Week ending March 20, 2016



March 16: Please join us today in remembering Warden Mathew B. Burgher, who died on this date in 1876 from injuries sustained while attempting to stop an escape at the Utah Territorial Prison




Ex-inmate settles suit over prison’s failure to accommodate his disability by Marjorie Cortez, Deseret News

“Sentenced to five years to life for a first-degree felony sex offense in 1996, Richard Ramirez’s parole hinged on successful completion of the Utah State Prison’s sex offender treatment program.”

Utah inmate dies from injuries suffered in prison assault by Jennifer Dobner, The Salt Lake Tribune

“A Utah State Prison inmate has died as a result of injuries sustained in an assault, corrections officials said Tuesday. Jeffrey Ray Vigil, 24, was assaulted by another inmate in a common area of the Draper prison’s Oquirrh I housing unit at about 6 p.m. Monday, the Utah Department of Corrections said in a news release.”


American Indian students deserve better from Utah schools by Vanessa R. Walsh in The Salt Lake Tribune

“Consider these events, each of which happened at the same high school in Utah during the 2013-14 school year.
• Two boys get into a fight because one boy made a homophobic slur directed to the other. The boy puts the other in a headlock. He then breaks free and punches the other three times.
• A boy takes several highlighter markers from a teacher’s desk when the rest of the class was in the lab.
What should happen?”


New Technologies Connect Prisoners with the Outside World by Kit O’Connell, Texas Observer

“Can the tech industry be recruited to help end mass incarceration? On Friday at SXSW Interactive, part of Austin’s nine-day SXSW music, film and technology conference, a panel of app developers and nonprofit founders took on the question, connecting lower recidivism rates with keeping incarcerated people in touch with family and friends.”

Report Underscores Need for Sentencing Reform by Tim Ryan, Courthouse News Service

“Nearly half of the people released from federal prisons in 2005 were rearrested within eight years, a U.S. Sentencing Commission report released last week found. Of those rearrested in that time span, roughly 31 percent were reconvicted and more than 24 percent found their way back into a jail cell, according to the report.”

Opinion: Fixing the criminal justice system means far more than sentencing reform by George F. Will in the New York Post

“Sen. John Cornyn recalls visiting a Texas prison where some inmates taking shop classes could not read tape measures. Cornyn, who was previously a district court judge and Texas Supreme Court justice, knows that prisons are trying to teach literacy and vocations, trying to cope with the mental illnesses of many inmates and trying to take prophylactic measures to prevent drug-related recidivism by persons imprisoned for drug offenses. ‘The criminal justice system,’ he says, ‘has become by default a social services provider.'”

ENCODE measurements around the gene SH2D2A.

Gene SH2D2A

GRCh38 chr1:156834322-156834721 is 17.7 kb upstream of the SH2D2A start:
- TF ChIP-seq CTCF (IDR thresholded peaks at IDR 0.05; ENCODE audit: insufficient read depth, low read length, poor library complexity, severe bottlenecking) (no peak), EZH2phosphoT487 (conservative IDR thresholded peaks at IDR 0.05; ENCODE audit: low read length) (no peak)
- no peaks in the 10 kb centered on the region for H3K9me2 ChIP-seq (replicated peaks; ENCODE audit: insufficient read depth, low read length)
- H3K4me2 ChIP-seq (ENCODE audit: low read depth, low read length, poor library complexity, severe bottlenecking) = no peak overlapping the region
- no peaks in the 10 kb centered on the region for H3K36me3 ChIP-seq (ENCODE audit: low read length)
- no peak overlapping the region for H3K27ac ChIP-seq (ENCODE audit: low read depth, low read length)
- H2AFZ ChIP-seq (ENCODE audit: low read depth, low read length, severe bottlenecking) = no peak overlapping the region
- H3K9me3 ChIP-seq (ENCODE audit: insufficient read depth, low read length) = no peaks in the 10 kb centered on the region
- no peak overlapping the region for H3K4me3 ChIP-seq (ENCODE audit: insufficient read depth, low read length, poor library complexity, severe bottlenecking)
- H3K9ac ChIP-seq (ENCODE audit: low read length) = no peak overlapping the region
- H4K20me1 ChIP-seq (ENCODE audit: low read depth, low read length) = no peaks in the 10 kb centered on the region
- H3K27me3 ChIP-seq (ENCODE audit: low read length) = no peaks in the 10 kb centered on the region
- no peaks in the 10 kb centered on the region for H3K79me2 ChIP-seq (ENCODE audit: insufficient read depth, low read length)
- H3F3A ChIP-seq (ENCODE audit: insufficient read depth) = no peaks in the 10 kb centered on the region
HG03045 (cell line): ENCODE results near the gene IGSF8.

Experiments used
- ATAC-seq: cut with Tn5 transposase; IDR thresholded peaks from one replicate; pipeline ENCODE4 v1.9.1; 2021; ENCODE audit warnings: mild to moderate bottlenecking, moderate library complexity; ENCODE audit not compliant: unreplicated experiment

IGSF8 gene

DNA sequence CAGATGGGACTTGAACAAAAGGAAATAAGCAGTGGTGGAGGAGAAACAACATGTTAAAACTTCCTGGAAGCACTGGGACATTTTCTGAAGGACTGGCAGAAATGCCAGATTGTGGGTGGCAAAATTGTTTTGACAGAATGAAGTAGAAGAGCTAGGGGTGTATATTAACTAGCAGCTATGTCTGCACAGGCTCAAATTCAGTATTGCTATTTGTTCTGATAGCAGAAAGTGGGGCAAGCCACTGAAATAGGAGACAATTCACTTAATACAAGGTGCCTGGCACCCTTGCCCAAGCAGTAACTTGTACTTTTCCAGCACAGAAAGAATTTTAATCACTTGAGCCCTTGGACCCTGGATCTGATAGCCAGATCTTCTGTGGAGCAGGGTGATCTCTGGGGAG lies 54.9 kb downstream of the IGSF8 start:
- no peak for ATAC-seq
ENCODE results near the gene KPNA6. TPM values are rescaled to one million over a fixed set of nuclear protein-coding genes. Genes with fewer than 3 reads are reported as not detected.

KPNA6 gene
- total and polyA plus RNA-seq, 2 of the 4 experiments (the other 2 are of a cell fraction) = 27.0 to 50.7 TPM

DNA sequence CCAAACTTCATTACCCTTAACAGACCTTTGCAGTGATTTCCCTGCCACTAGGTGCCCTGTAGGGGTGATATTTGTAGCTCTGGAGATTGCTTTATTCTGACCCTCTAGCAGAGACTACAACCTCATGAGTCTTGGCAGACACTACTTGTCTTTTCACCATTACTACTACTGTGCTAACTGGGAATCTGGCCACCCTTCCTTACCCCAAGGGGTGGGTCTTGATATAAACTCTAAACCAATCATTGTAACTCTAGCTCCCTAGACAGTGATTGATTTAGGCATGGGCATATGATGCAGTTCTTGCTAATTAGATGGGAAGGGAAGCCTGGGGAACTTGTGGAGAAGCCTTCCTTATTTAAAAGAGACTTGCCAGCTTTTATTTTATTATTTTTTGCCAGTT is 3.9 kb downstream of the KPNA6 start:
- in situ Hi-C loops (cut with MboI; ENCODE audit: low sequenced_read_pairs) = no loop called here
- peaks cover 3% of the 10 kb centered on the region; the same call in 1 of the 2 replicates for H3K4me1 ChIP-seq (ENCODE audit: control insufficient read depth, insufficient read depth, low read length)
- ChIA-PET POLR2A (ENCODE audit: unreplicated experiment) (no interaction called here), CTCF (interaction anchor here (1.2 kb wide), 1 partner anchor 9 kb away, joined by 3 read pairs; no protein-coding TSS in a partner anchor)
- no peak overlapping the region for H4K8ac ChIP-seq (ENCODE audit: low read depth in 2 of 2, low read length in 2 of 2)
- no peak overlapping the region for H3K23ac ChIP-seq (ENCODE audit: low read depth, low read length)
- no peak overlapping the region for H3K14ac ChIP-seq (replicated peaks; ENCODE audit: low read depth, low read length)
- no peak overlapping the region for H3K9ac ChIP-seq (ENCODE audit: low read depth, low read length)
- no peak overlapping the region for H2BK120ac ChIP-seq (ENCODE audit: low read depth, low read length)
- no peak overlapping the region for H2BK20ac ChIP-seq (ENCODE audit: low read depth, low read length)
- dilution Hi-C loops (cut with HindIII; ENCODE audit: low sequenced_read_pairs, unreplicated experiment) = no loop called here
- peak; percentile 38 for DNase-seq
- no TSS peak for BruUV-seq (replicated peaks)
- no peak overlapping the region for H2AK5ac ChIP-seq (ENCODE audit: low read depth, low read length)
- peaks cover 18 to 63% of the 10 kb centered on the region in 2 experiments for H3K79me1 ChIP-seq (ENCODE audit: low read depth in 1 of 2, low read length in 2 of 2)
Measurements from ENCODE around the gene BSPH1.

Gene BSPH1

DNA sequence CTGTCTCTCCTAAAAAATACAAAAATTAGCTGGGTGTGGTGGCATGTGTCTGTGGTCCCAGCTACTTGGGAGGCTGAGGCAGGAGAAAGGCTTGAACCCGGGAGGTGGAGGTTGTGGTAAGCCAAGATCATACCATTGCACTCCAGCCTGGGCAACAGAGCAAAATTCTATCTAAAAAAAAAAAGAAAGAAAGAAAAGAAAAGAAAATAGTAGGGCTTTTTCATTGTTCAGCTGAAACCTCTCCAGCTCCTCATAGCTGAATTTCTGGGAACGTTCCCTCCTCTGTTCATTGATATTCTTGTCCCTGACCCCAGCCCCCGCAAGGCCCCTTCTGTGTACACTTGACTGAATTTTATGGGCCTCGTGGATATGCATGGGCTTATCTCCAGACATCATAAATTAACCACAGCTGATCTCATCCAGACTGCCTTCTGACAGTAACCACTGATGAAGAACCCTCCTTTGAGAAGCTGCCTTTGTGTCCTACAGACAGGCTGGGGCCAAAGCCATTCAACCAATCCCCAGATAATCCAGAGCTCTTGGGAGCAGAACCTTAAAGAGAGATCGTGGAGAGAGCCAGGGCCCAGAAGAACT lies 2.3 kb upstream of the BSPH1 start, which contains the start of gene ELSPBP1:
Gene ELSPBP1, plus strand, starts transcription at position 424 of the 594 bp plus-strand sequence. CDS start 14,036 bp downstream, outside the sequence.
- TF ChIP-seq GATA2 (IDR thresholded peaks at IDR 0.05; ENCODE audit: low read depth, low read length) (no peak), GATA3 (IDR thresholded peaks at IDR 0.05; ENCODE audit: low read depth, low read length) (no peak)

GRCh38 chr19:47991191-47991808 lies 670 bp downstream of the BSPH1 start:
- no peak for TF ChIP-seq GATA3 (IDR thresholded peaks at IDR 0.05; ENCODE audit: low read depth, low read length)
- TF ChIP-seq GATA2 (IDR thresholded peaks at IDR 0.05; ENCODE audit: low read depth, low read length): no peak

South Dakota bans life-without-parole sentences for youth by NewsCenter1

“South Dakota has banned the practice of sentencing children to life in prison without the possibility of parole. Gov. Dennis Daugaard signed SB 140 sponsored by Sen. Craig Tieszen, into law on Wednesday. In making this change, South Dakota joins states such as Wyoming, Nevada and West Virginia in implementing less punitive accountability measures for children.”

Former Inmates Finding Work with Help of Dallas Attorney, NBC 5 Dallas-Fort Worth

“A Dallas nonprofit is trying to reduce recidivism in the state by helping former inmates find resources and work out of prison. Unlocking Doors began in 2010 as a way to connect those in prisons with the outside world. With a small staff and public-private funding, they’re currently working with more than 2,000 former Texas inmates.”

Expediting Medicaid Enrollment for Released Offenders Improves Health Access, But Not Recidivism by Tara Haelle, PsychiatryAdvisor.com

“Expediting Medicaid enrollment for Washington state prisoners with severe mental illness increased enrollment and health care utilization but did not influence recidivism, according to research recently published in Psychiatric Services in Advance.”

Kentucky House Approves Sentencing Reform for Low-Level Felonies by WFPL

“The state House of Representatives approved a bill on Friday that would create a new class of criminal punishment called “gross misdemeanor.”


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